Wherever I go on this trip, it hangs on my mind like a far-fetch doomsday movie script. How could mankind have let that happen, such an effective genocide. As historian Ben Kiernan suggested in his attempt to document the extent of death in his book The Pol Pot Regime; ‘The building of Angkor was one of the greatest achievements of its era, but the total enslavement of nation under the brief Angkar rule was an even greater feat, unmatched in the history of mankind.’

But that’s all the past now, let’s move on like all these Cambodians have done. Southeast Asian’s are taught to forgive and forget, to let it go, just like the good pious Buddhists they are. Besides, there’s money to be made out of this tragedy. This morning in the Phnom Penh Post, the local paper, are two lead stories. The bigger headline says ‘Tourist arrivals to top 2.5 million’. Juxtapositioned with it is the latest update in a 10 year trial to bring someone, anyone, even one-single-person to account for the horrors of the Pol Pot era. The face of the trial is the dishevelled Kang Kew Leu, better known as Comrade Duch. Ironically he wears glasses these days, after all, thirty years have passed since his alleged crimes. He stands trial of being the most successful purveyor of Pol Pot’s vision; a ruthless killer who saw to it that all but four of the 17,000 people who passed through his S21 prison were put to death. And no tourist to Phnom Penh leaves without visiting his legacy, Tuol Sleng.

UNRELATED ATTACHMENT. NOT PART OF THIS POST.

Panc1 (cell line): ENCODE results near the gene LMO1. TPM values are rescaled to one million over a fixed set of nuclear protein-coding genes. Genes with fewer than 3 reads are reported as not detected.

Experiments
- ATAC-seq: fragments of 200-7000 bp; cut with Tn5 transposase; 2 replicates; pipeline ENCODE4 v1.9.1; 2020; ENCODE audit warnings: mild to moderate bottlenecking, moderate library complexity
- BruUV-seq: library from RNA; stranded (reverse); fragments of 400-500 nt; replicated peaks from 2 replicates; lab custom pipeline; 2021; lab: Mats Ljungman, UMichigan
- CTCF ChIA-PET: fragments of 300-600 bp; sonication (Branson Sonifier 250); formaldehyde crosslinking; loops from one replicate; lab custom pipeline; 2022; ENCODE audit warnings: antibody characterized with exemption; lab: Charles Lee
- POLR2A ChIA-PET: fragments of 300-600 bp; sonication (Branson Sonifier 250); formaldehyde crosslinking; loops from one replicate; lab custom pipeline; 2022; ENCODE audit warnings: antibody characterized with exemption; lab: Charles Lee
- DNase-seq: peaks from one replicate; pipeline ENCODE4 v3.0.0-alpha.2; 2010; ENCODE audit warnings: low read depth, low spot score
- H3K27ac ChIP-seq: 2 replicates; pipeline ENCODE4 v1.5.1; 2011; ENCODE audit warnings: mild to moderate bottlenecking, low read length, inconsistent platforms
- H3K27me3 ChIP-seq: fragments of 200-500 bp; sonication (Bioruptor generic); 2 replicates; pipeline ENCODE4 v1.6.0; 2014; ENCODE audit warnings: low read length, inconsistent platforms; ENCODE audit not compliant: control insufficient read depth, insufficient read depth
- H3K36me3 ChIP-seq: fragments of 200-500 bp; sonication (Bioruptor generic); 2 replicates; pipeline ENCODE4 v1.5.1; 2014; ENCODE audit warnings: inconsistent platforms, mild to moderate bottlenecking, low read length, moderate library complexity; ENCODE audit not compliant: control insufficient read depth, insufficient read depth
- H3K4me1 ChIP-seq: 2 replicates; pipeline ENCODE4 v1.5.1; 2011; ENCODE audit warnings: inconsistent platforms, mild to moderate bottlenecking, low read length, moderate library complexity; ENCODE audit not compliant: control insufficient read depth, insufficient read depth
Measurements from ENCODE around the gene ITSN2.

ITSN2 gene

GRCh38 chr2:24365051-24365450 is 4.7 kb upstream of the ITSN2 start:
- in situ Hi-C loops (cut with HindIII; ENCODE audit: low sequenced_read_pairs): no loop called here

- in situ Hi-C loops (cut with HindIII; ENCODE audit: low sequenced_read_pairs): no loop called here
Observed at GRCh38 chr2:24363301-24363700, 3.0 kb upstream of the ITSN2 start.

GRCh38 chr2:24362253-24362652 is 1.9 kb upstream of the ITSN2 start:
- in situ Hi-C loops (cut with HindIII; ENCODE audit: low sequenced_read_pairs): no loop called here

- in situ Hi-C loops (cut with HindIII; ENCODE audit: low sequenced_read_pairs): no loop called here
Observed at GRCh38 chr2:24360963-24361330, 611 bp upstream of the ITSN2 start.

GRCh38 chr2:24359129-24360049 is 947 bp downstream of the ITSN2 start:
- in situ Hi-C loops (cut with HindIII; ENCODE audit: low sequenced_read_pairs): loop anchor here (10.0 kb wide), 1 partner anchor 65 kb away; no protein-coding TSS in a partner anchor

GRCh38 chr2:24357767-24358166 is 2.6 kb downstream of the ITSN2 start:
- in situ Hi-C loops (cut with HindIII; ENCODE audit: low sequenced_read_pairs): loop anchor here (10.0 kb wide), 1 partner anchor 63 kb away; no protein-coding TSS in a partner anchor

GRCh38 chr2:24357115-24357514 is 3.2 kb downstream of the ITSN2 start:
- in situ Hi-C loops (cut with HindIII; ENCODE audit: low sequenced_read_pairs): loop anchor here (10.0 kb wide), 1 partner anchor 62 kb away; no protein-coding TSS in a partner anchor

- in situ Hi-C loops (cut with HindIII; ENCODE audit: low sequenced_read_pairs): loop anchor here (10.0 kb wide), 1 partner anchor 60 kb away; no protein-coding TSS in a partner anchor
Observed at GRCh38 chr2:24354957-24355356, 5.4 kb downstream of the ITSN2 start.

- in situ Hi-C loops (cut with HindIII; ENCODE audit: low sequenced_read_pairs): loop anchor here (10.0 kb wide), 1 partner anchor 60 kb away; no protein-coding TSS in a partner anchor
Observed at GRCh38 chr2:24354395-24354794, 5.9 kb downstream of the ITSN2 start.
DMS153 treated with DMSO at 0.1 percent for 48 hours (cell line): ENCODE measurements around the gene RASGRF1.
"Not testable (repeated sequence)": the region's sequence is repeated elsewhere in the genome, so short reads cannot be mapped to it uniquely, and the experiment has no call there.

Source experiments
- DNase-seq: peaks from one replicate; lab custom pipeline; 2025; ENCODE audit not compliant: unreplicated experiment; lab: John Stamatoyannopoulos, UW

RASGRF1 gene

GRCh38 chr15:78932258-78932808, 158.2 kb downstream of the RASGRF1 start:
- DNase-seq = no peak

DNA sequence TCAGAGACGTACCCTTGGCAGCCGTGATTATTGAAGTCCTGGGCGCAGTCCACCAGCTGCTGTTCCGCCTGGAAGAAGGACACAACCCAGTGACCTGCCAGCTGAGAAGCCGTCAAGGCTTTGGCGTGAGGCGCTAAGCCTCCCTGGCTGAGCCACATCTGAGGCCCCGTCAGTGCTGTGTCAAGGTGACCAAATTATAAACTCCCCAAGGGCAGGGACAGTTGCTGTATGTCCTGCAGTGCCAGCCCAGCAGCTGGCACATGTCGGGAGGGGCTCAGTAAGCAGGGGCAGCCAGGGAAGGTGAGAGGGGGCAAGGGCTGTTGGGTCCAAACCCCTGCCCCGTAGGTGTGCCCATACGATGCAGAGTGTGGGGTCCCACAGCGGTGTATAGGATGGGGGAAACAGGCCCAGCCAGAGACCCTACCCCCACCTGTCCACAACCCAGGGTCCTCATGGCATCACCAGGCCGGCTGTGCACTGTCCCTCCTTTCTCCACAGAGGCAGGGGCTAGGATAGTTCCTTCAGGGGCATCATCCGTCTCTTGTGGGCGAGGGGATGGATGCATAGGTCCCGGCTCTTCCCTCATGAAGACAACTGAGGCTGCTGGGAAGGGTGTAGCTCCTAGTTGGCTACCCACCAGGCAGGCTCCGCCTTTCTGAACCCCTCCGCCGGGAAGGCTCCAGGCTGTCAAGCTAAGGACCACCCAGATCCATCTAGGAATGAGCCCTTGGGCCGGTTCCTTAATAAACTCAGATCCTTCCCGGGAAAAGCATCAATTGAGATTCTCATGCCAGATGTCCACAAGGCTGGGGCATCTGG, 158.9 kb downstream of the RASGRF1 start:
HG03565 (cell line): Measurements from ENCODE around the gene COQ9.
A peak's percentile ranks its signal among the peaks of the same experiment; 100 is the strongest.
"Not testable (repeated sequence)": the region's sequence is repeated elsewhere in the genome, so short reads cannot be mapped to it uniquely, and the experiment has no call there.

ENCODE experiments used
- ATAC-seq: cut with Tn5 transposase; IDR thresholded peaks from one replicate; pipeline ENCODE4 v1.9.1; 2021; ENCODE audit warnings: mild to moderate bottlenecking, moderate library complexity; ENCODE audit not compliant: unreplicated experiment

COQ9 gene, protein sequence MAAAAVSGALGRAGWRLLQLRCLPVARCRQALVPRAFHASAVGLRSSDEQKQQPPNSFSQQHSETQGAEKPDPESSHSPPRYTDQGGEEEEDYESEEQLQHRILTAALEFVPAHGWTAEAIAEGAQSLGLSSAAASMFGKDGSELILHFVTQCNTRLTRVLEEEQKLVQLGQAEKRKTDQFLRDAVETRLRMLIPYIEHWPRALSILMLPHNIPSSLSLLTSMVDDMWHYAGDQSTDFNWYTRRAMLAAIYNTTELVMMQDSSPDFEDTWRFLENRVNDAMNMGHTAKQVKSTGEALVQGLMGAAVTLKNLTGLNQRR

We came from there this morning, before we jumped on the motorbike in search of the Killing Fields. It was once a school and I tried to imagine the cheery chorus of kids yelling ‘Good morning teacher how are you…I’m fine thank you and you’. But instead I pictured the screams from the classrooms. In one of them was an old iron bed, a single prop in the sweaty monsoon air; like something from a Medieval torture chamber. The bigger rooms were full of faces, mug shots retrieved from Comrade Duch’s meticulous records, now displayed for the voyeuristic benefit of us tourists. We filed past them silently, too appalled to talk, stopping to look into the petrified eyes of some. It was the older ones that knew the imminent fate facing them, the kids just stared innocently. What could a kid know about political espionage? But that was part of the whole cleansing; ‘pull the weeds out by the roots’ was how Angkar put it. If one man has the seeds of incorrect thought, it’s better to exterminate his whole family. I meditated briefly on that thought as I stood there. I meditated on life. The tourists were quietly shuffling around me, and outside somewhere was a dim buzz of modern-day Cambodia. Somewhere out there, people were surviving somehow. Probably making money off the tourists. You can’t bury the human spirit, it insists on thriving.